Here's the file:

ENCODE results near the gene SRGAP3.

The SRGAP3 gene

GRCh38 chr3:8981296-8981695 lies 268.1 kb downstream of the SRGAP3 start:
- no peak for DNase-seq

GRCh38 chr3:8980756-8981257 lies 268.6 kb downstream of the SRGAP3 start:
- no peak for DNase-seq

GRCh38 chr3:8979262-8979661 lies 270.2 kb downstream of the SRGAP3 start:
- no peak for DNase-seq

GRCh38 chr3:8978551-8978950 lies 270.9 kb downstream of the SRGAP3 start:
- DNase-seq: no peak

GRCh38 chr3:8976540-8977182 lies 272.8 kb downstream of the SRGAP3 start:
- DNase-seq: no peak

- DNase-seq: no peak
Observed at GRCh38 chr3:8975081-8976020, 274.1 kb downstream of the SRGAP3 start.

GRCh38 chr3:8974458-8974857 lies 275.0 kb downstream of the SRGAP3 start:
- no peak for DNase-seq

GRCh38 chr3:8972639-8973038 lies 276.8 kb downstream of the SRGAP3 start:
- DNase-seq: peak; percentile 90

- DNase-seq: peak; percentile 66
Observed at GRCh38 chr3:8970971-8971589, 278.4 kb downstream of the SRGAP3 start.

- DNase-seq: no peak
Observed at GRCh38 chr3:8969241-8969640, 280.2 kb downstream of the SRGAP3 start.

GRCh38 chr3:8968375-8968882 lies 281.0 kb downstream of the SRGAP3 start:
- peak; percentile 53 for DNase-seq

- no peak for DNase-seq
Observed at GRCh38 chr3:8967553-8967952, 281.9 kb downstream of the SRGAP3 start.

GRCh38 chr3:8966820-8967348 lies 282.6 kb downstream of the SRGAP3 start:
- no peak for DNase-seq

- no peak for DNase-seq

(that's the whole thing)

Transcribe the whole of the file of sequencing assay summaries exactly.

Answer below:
ENCODE results near the gene SRGAP3.

The SRGAP3 gene

GRCh38 chr3:8981296-8981695 lies 268.1 kb downstream of the SRGAP3 start:
- no peak for DNase-seq

GRCh38 chr3:8980756-8981257 lies 268.6 kb downstream of the SRGAP3 start:
- no peak for DNase-seq

GRCh38 chr3:8979262-8979661 lies 270.2 kb downstream of the SRGAP3 start:
- no peak for DNase-seq

GRCh38 chr3:8978551-8978950 lies 270.9 kb downstream of the SRGAP3 start:
- DNase-seq: no peak

GRCh38 chr3:8976540-8977182 lies 272.8 kb downstream of the SRGAP3 start:
- DNase-seq: no peak

- DNase-seq: no peak
Observed at GRCh38 chr3:8975081-8976020, 274.1 kb downstream of the SRGAP3 start.

GRCh38 chr3:8974458-8974857 lies 275.0 kb downstream of the SRGAP3 start:
- no peak for DNase-seq

GRCh38 chr3:8972639-8973038 lies 276.8 kb downstream of the SRGAP3 start:
- DNase-seq: peak; percentile 90

- DNase-seq: peak; percentile 66
Observed at GRCh38 chr3:8970971-8971589, 278.4 kb downstream of the SRGAP3 start.

- DNase-seq: no peak
Observed at GRCh38 chr3:8969241-8969640, 280.2 kb downstream of the SRGAP3 start.

GRCh38 chr3:8968375-8968882 lies 281.0 kb downstream of the SRGAP3 start:
- peak; percentile 53 for DNase-seq

- no peak for DNase-seq
Observed at GRCh38 chr3:8967553-8967952, 281.9 kb downstream of the SRGAP3 start.

GRCh38 chr3:8966820-8967348 lies 282.6 kb downstream of the SRGAP3 start:
- no peak for DNase-seq

- no peak for DNase-seq